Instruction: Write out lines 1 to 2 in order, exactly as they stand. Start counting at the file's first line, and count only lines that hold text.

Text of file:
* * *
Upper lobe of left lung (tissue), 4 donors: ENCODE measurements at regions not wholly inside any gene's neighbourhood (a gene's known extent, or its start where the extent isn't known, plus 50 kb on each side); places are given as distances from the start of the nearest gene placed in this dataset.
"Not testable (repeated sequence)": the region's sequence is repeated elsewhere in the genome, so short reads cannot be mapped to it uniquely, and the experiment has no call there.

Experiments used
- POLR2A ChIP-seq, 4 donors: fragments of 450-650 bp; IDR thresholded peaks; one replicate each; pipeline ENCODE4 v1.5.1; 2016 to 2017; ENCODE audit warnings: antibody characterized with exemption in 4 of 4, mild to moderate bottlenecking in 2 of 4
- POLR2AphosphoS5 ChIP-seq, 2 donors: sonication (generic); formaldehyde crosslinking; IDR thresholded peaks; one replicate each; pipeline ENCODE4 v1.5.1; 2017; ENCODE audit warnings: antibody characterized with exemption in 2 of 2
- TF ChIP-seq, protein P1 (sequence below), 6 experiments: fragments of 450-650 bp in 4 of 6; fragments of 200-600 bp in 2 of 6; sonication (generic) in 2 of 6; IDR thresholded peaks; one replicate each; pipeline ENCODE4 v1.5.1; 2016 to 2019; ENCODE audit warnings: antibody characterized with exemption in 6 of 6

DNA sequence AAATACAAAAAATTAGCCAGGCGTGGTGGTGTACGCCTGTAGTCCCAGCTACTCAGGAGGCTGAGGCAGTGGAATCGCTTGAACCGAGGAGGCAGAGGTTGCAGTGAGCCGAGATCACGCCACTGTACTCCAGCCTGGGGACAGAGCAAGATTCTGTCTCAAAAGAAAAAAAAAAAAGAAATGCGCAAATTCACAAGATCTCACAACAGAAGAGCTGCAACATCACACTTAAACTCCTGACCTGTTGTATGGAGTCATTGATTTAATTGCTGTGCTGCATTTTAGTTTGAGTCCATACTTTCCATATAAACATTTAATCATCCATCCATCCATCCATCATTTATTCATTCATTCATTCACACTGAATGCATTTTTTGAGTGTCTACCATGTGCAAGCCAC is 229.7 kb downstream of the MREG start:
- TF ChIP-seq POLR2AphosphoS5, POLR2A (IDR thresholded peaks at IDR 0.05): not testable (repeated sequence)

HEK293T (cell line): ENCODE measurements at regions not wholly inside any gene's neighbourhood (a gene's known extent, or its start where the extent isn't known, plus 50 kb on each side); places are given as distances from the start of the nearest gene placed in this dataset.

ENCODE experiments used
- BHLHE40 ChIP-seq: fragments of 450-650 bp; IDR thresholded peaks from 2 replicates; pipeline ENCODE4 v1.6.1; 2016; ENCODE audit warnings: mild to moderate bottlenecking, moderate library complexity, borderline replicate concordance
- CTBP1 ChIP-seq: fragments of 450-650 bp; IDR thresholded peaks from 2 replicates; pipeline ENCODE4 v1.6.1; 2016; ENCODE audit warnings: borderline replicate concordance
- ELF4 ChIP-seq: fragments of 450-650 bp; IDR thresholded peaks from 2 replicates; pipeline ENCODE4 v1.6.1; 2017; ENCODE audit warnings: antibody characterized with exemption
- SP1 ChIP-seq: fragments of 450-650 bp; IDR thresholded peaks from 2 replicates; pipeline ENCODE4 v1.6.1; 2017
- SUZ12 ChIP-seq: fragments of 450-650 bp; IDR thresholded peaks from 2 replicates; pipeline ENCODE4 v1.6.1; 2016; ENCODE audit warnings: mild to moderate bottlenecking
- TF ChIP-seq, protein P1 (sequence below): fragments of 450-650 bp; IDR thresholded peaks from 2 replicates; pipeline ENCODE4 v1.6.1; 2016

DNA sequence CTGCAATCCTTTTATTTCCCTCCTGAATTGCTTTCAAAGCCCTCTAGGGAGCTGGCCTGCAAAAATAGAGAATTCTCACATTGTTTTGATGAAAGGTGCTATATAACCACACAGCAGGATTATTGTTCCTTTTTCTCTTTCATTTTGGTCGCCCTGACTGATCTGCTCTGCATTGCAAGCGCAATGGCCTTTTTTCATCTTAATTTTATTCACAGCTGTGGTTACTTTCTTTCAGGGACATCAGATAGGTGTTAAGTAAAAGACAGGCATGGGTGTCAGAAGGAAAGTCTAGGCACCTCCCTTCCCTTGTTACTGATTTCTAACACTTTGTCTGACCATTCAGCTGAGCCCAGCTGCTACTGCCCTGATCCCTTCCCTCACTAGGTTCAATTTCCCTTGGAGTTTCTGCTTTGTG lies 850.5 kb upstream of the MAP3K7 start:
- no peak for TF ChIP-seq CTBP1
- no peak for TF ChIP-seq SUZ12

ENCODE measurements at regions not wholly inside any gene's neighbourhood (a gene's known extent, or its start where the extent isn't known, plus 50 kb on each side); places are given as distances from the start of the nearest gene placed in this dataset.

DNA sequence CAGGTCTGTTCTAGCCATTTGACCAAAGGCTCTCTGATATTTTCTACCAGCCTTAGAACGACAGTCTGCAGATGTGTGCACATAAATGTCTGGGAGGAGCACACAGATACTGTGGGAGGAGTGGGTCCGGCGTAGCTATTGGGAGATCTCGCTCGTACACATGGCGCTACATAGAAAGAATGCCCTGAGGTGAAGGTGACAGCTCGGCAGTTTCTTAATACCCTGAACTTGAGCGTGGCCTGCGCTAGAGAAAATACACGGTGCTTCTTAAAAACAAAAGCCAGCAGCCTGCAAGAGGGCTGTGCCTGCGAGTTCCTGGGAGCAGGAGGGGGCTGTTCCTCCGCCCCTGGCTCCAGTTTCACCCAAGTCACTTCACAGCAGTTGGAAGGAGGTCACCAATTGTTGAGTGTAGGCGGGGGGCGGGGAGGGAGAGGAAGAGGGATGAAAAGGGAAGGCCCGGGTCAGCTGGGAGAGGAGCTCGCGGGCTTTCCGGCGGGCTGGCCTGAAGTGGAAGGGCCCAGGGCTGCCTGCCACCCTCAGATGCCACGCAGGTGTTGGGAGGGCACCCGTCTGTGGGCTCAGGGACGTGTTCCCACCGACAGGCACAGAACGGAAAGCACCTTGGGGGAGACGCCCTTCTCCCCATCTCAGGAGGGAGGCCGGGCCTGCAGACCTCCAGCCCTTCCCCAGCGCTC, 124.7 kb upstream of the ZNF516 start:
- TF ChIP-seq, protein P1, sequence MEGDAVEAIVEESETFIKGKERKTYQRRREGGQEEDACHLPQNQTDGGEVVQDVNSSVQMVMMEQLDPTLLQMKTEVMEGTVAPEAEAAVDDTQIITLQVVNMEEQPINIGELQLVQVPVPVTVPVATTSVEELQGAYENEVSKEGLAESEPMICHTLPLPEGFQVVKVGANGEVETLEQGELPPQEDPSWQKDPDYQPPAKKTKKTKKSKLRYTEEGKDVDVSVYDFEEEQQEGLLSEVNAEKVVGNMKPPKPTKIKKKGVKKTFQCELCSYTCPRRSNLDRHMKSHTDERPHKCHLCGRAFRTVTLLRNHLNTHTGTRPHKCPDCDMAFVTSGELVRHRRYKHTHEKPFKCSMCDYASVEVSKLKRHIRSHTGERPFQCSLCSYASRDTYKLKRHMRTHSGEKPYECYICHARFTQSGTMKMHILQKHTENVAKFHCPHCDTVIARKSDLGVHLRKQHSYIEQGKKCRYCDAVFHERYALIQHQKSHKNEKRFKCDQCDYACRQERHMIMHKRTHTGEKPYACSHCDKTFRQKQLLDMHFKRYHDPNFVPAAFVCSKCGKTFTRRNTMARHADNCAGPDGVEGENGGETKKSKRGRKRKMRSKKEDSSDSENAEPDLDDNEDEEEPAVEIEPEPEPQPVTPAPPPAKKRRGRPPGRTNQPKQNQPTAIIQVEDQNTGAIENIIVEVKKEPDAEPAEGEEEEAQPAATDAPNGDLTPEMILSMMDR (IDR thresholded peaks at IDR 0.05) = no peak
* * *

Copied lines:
Upper lobe of left lung (tissue), 4 donors: ENCODE measurements at regions not wholly inside any gene's neighbourhood (a gene's known extent, or its start where the extent isn't known, plus 50 kb on each side); places are given as distances from the start of the nearest gene placed in this dataset.
"Not testable (repeated sequence)": the region's sequence is repeated elsewhere in the genome, so short reads cannot be mapped to it uniquely, and the experiment has no call there.